My first lesson in Italian was today by someone that is not native Italian; she said that most of the time foreign words, imported words into Italian, are masculine. When I look in the course material it appears that what she said is not fully correct. It is not the general rule.

For a native Italian speaker, what is correct (as the general rule)?

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    So you are asking whether the grammatical gender or foreign words used in Italian are always masculine (maybe with exceptions) or they can be both masculine and feminine?
    – lupalberto
    Commented Aug 30, 2017 at 20:08
  • Relevant: Constraining Gender Assignment Rules (paper draws most of its examples from loanwords to Italian).
    – iacopo
    Commented Mar 19, 2019 at 10:22

1 Answer 1


There isn't a general rule. Most of the foreign words have a defined grammatical gender in Italian – although for some of them both are acceptable or their gender is still debated: e.g. font, emoji – but there is not an universal mechanism for its assignment.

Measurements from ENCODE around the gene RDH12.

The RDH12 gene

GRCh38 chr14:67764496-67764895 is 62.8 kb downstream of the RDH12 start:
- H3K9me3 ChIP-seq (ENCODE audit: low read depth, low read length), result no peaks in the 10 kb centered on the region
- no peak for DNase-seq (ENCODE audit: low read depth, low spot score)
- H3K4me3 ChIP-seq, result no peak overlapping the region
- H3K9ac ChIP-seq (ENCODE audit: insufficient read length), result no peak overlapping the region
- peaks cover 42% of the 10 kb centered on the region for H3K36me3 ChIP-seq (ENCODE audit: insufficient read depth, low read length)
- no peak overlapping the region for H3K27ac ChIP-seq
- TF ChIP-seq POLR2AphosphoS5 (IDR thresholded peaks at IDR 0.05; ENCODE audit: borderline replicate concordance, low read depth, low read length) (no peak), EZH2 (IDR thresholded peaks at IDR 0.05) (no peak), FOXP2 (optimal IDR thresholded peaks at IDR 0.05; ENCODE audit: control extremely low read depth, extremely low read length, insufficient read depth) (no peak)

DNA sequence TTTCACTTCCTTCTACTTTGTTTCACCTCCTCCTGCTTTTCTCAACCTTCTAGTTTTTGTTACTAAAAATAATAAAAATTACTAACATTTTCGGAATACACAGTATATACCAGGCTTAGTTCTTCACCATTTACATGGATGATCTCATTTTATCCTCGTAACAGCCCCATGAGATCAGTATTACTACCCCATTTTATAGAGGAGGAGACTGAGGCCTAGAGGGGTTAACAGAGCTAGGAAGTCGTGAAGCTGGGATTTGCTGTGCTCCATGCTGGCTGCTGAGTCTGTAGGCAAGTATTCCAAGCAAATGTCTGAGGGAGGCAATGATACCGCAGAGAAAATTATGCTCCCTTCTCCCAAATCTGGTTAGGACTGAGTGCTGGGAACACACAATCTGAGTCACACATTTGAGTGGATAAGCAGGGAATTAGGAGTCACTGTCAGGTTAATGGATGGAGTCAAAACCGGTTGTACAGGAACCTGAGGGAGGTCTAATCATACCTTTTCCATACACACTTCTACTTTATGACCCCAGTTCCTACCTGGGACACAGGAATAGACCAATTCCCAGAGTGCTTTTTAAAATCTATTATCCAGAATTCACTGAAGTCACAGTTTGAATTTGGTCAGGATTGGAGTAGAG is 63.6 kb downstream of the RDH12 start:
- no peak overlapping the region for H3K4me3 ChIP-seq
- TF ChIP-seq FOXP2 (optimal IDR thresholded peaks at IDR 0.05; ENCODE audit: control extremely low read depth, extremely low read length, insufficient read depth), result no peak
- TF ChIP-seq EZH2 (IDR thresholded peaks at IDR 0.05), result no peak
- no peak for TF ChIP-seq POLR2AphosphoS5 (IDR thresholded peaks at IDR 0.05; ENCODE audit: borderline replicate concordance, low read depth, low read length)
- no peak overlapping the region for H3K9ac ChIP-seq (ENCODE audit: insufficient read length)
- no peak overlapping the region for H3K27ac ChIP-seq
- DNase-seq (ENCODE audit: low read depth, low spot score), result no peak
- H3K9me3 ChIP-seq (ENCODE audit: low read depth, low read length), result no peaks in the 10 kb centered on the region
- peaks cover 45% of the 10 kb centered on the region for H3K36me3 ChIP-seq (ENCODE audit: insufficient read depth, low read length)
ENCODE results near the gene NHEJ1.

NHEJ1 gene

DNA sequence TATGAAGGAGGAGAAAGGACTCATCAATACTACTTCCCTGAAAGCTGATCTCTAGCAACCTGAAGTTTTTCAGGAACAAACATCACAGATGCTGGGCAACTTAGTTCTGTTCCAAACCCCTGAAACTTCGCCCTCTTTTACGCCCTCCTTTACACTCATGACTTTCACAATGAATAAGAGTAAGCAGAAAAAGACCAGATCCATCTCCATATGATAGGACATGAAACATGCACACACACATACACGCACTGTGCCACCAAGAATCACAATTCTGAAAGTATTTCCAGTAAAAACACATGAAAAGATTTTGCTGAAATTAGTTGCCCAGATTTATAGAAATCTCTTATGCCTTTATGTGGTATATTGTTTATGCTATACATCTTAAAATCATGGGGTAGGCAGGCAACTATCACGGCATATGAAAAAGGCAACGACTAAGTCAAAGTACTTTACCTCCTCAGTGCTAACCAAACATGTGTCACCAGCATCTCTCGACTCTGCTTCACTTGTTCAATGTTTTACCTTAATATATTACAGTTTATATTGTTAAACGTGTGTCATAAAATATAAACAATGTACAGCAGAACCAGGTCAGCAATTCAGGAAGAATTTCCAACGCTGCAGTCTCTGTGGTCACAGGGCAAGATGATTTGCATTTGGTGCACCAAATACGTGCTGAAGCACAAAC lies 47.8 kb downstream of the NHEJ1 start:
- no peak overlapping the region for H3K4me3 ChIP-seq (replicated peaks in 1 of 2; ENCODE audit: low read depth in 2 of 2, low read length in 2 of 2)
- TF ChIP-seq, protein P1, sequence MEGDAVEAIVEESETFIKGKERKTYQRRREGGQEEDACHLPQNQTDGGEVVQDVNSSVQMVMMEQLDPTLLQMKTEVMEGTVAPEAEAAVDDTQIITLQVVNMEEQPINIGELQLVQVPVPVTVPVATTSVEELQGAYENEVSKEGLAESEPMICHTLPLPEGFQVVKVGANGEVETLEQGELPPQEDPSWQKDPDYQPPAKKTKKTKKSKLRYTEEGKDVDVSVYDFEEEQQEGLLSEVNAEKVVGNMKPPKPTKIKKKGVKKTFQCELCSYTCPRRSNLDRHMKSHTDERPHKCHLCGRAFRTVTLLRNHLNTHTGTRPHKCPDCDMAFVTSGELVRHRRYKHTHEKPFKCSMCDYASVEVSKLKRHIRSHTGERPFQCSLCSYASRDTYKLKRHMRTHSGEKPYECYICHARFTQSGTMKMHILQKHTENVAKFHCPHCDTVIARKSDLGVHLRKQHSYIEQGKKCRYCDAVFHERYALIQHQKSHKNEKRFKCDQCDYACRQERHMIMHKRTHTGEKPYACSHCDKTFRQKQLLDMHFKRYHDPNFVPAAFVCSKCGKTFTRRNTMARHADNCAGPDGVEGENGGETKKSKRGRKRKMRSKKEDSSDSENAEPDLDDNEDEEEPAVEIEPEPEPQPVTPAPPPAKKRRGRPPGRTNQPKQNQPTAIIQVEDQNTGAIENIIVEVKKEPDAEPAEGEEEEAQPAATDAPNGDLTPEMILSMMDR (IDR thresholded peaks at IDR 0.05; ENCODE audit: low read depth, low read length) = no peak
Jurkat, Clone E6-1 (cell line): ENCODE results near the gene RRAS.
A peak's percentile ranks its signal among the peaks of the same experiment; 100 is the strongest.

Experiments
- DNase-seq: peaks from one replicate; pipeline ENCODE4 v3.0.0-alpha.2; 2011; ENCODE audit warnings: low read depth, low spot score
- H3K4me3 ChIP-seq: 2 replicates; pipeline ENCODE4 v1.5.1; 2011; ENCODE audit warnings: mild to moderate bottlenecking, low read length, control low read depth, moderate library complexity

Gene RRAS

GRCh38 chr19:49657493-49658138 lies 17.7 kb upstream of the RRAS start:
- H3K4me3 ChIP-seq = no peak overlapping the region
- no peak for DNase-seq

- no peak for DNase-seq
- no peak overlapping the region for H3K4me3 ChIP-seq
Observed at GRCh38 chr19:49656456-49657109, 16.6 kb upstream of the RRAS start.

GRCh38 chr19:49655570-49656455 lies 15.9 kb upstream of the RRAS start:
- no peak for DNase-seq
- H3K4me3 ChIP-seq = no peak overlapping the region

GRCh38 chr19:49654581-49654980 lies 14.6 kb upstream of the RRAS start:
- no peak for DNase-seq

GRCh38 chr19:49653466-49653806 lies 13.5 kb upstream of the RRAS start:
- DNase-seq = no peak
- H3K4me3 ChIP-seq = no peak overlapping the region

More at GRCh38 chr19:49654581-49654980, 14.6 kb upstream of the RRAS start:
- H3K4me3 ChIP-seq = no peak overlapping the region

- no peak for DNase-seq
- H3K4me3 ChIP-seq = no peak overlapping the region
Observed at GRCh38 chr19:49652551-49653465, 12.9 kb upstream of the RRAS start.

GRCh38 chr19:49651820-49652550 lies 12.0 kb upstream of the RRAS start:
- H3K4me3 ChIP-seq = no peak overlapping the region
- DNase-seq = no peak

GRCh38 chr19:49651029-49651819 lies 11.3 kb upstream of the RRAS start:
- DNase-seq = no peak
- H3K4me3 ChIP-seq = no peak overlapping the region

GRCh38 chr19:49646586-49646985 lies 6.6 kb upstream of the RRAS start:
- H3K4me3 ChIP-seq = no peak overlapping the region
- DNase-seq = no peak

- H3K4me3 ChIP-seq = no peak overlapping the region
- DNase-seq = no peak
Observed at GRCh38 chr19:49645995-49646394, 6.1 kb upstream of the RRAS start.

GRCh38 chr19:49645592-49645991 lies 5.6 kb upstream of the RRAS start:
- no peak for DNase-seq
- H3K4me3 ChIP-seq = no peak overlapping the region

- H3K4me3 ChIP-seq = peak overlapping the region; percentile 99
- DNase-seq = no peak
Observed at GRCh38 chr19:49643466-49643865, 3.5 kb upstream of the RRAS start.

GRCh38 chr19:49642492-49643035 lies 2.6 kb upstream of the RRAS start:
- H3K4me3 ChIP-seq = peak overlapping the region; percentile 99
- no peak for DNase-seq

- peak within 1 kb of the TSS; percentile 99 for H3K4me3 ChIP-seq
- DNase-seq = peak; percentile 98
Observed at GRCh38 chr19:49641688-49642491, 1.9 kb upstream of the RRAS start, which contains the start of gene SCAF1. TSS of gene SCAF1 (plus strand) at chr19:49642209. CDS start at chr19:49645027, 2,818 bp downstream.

According to this post by the Accademia della Crusca, the gender gets assigned most of the time from a hyperonym ("la spider" since spider is one kind of "automobile", which is feminine), or from an Italian term that is or is perceived as the closest translation. However many foreign words don't follow these criteria.

Note that if a noun refers to a person, it will usually take the grammatical gender of whom it refers to.

See also this essay by Treccani.

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    Moreover, for language who also have a masculine and a feminine gender, Italian often takes the original gender. So we have lots and lots of French, Spanish and German feminine loanwords: chance, fondue, toilette, mise, roulette, roulotte, corrida, movida, tequila, paella, Weltanschauung, Realpolitik...
    – DaG
    Commented Sep 3, 2017 at 9:57
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    That's true, but according to the post by Accademia della Crusca, tequila is an exception to this trend, being masculine in Mexican Spanish. The ending in -a has prevailed and caused a gender swap in the loan process.
    – Nicola Sap
    Commented Sep 3, 2017 at 10:02

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